On that last point, the regions can work to attract the physical footprints of start-ups and innovators for the following reasons: it is cheap to live where we live out in the regions. Not only is it beautiful, not only are you healthier, but we have cheap office space and lifestyles that are conducive to creative innovation.
Senator Canavan: And friendly people.
Senator McKENZIE: Friendly people, Senator Canavan? Absolutely! And you can vote for the Nationals at every election!
Inland geographical location makes for a sensible defence positioning of many valuable technological minds and resources. However, from a current Australian tech perspective, we are not moving fast enough or growing fast enough. If you are a business owner, you will know that dealing with fast growth is one of the most challenging aspects of business success. Without it, you might look offshore, sell off or wind down. We cannot allow intellectual capital to leave our shores.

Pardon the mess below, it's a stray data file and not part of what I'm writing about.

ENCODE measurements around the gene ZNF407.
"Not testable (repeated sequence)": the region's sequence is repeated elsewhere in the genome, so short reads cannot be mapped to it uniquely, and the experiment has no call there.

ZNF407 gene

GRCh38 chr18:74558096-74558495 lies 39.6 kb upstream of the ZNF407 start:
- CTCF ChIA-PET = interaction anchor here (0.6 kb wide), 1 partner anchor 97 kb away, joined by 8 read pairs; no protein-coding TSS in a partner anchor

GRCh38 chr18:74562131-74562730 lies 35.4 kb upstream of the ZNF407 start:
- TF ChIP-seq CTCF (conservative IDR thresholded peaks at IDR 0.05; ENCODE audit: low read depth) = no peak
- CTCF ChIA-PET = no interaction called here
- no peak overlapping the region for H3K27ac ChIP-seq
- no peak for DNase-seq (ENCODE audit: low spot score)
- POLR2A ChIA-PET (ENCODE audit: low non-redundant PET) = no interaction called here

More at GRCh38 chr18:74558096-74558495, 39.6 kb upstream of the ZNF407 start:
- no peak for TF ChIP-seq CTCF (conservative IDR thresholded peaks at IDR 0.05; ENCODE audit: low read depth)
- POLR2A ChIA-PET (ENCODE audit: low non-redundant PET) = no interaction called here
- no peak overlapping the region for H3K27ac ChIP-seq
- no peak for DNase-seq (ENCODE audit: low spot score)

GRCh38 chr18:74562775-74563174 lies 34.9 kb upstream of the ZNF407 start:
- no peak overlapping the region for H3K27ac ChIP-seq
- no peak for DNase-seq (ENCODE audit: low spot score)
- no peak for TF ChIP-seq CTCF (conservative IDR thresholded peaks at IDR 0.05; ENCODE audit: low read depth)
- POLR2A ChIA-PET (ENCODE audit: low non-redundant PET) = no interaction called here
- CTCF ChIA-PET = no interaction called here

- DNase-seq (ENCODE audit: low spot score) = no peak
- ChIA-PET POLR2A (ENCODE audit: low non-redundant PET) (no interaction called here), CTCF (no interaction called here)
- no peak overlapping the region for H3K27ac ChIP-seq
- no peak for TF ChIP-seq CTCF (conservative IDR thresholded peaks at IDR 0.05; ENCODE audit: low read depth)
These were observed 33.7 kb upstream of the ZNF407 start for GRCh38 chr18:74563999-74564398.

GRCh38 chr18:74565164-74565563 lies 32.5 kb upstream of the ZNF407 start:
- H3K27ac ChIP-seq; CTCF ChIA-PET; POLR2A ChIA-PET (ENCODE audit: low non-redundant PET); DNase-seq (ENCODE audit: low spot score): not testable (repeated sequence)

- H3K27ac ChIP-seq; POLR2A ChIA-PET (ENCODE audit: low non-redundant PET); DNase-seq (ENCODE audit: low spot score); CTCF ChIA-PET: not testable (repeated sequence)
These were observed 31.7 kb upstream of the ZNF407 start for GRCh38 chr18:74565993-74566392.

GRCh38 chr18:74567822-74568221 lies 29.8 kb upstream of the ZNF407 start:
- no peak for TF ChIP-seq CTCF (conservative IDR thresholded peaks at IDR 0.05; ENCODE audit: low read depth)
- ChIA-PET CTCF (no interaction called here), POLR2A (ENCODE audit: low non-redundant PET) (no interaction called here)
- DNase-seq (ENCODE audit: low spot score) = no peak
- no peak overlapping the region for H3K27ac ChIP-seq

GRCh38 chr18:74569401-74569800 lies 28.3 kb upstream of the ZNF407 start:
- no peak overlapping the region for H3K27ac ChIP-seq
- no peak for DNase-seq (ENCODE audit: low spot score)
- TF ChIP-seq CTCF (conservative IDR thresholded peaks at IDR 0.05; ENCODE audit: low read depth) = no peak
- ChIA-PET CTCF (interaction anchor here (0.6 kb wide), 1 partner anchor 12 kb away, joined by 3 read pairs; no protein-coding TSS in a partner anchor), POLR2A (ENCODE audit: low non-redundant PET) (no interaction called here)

Speaking of growing pains, a metro based start-up company is desperately needing to expand but cannot physically do so as there is a sparse supply of suitable real estate options in the Sydney CBD. I would hate to see a situation arise in Australia that could have been prevented if the space, rents and overheads were right and affordable. Regional Australia can host and develop these start-up hubs and other research centres, particularly those that are working on agricultural and environmental issues that are fundamental to our economic future.
Professor Moretti of the Department of Economics at the University of California, Berkeley, observed that start-ups draw more knowledge-intensive businesses into the area that they have set up shop in, and in turn also draw other talented workers. Further, Professor Moretti observed that, for each tech or start-up job that is created, five additional jobs emerge in other sectors. That will be a real boost for our regional cities if they can attract the initial investment.
The interplay between start-ups and agriculture is now like the over-used adage—disrupt or be disrupted.